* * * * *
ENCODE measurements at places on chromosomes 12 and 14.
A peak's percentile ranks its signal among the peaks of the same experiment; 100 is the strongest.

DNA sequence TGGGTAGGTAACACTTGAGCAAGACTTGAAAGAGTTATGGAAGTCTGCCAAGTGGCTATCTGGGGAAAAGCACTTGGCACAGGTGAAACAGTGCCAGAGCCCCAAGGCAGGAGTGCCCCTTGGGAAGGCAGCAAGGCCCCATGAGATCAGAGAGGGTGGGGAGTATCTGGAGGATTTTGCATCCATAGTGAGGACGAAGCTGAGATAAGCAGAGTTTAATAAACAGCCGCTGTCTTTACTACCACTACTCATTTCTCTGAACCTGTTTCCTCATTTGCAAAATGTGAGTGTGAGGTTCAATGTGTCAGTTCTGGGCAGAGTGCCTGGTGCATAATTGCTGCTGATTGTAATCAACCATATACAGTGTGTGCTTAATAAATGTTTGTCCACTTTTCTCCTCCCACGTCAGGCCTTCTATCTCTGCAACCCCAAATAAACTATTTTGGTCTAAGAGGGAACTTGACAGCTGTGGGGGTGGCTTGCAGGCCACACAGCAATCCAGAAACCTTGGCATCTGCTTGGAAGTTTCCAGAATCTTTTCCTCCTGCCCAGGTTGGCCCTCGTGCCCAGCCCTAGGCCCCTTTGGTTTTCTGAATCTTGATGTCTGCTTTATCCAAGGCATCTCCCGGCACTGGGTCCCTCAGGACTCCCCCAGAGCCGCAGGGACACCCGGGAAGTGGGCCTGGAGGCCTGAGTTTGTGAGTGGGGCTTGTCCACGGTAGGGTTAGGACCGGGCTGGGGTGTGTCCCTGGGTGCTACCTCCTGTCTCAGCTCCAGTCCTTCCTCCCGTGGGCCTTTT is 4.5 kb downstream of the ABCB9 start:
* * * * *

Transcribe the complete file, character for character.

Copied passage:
ENCODE measurements at places on chromosomes 12 and 14.
A peak's percentile ranks its signal among the peaks of the same experiment; 100 is the strongest.

DNA sequence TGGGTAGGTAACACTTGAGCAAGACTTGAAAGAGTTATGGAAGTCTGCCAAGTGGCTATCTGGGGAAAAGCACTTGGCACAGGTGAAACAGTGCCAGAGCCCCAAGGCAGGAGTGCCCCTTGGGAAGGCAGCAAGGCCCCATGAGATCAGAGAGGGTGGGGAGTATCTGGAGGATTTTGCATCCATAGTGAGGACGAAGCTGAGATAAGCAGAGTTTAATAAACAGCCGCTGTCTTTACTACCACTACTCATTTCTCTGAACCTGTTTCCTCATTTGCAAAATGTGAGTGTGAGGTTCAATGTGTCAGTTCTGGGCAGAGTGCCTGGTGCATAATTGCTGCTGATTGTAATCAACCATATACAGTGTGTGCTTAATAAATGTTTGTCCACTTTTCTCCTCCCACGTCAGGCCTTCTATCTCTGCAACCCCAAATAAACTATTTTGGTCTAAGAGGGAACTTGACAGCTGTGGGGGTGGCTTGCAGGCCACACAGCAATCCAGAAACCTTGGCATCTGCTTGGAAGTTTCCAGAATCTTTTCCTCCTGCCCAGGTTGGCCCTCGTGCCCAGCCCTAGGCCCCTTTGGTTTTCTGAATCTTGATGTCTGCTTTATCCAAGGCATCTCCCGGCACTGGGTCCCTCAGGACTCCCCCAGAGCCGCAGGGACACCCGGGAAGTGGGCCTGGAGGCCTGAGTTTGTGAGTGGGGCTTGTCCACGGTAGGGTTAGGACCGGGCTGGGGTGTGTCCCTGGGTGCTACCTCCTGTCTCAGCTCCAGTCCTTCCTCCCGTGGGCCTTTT is 4.5 kb downstream of the ABCB9 start: